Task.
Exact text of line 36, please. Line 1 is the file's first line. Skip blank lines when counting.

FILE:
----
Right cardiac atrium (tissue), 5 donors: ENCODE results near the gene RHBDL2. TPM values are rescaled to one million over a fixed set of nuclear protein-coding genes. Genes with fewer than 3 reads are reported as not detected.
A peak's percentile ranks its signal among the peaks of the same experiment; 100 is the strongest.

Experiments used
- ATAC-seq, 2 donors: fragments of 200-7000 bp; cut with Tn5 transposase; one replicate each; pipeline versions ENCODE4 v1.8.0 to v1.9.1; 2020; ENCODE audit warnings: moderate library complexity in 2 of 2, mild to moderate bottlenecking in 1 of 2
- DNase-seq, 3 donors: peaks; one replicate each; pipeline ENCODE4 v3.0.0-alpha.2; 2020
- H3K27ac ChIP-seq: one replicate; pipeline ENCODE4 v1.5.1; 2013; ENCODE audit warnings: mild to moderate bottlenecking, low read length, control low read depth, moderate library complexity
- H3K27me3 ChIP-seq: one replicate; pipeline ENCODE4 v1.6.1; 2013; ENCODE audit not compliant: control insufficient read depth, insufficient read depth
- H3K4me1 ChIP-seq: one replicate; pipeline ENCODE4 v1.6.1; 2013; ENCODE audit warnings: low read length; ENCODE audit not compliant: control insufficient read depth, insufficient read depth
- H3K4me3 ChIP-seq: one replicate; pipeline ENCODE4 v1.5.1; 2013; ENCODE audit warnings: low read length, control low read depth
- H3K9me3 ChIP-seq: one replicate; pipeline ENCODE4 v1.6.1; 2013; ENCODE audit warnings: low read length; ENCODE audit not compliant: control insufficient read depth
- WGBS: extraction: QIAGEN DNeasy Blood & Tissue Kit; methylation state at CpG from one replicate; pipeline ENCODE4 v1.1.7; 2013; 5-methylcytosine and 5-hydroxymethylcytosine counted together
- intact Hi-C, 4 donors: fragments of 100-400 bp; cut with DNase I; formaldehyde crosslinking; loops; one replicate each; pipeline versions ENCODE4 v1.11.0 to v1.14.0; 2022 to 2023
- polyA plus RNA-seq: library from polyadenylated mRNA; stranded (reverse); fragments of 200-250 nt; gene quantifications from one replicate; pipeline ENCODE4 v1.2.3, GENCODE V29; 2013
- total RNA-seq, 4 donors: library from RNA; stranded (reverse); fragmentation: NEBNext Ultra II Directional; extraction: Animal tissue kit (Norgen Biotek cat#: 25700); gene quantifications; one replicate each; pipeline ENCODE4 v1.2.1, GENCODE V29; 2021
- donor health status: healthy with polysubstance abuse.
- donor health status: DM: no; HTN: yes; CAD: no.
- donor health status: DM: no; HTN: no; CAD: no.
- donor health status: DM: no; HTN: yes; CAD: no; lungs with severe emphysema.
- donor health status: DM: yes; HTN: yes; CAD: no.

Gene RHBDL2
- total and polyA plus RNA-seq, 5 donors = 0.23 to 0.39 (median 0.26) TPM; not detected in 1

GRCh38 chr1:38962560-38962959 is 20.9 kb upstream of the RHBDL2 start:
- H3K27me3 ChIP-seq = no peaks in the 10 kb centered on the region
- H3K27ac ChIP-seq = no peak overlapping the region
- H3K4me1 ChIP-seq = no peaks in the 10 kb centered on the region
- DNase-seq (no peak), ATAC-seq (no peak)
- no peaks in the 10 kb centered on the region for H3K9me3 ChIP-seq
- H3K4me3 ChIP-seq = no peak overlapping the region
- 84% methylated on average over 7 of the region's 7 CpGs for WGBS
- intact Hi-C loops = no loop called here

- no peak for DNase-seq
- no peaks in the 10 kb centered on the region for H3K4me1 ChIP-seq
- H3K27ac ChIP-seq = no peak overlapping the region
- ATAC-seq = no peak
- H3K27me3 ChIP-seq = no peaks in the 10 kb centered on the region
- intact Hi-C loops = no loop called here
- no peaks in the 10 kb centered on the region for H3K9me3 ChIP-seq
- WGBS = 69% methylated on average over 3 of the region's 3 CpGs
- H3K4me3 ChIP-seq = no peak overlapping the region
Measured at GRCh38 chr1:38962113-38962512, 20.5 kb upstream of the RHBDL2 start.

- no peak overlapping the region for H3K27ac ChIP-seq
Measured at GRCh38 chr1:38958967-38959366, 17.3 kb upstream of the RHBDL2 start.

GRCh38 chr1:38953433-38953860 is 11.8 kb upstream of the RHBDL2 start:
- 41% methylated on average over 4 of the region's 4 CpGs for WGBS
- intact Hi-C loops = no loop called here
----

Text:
- intact Hi-C loops = no loop called here